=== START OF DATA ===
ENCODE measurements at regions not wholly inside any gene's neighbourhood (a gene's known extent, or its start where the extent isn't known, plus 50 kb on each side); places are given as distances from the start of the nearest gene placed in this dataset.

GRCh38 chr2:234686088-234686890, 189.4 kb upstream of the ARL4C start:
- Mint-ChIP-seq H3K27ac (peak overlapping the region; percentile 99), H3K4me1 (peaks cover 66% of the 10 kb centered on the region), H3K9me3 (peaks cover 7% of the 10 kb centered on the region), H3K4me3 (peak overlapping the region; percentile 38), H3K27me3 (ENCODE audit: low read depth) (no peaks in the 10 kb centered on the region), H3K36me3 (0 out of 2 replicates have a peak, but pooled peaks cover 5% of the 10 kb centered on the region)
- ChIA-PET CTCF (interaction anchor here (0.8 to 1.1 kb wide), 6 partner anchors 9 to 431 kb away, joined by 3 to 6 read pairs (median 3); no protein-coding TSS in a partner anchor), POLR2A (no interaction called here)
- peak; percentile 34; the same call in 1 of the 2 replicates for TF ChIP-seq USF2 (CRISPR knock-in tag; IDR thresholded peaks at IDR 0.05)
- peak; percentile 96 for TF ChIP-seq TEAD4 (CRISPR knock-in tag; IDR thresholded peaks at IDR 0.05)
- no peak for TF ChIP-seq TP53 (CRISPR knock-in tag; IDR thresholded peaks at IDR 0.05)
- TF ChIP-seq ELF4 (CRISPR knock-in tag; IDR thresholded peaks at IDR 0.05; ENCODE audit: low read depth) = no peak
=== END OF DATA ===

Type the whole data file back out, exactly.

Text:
ENCODE measurements at regions not wholly inside any gene's neighbourhood (a gene's known extent, or its start where the extent isn't known, plus 50 kb on each side); places are given as distances from the start of the nearest gene placed in this dataset.

GRCh38 chr2:234686088-234686890, 189.4 kb upstream of the ARL4C start:
- Mint-ChIP-seq H3K27ac (peak overlapping the region; percentile 99), H3K4me1 (peaks cover 66% of the 10 kb centered on the region), H3K9me3 (peaks cover 7% of the 10 kb centered on the region), H3K4me3 (peak overlapping the region; percentile 38), H3K27me3 (ENCODE audit: low read depth) (no peaks in the 10 kb centered on the region), H3K36me3 (0 out of 2 replicates have a peak, but pooled peaks cover 5% of the 10 kb centered on the region)
- ChIA-PET CTCF (interaction anchor here (0.8 to 1.1 kb wide), 6 partner anchors 9 to 431 kb away, joined by 3 to 6 read pairs (median 3); no protein-coding TSS in a partner anchor), POLR2A (no interaction called here)
- peak; percentile 34; the same call in 1 of the 2 replicates for TF ChIP-seq USF2 (CRISPR knock-in tag; IDR thresholded peaks at IDR 0.05)
- peak; percentile 96 for TF ChIP-seq TEAD4 (CRISPR knock-in tag; IDR thresholded peaks at IDR 0.05)
- no peak for TF ChIP-seq TP53 (CRISPR knock-in tag; IDR thresholded peaks at IDR 0.05)
- TF ChIP-seq ELF4 (CRISPR knock-in tag; IDR thresholded peaks at IDR 0.05; ENCODE audit: low read depth) = no peak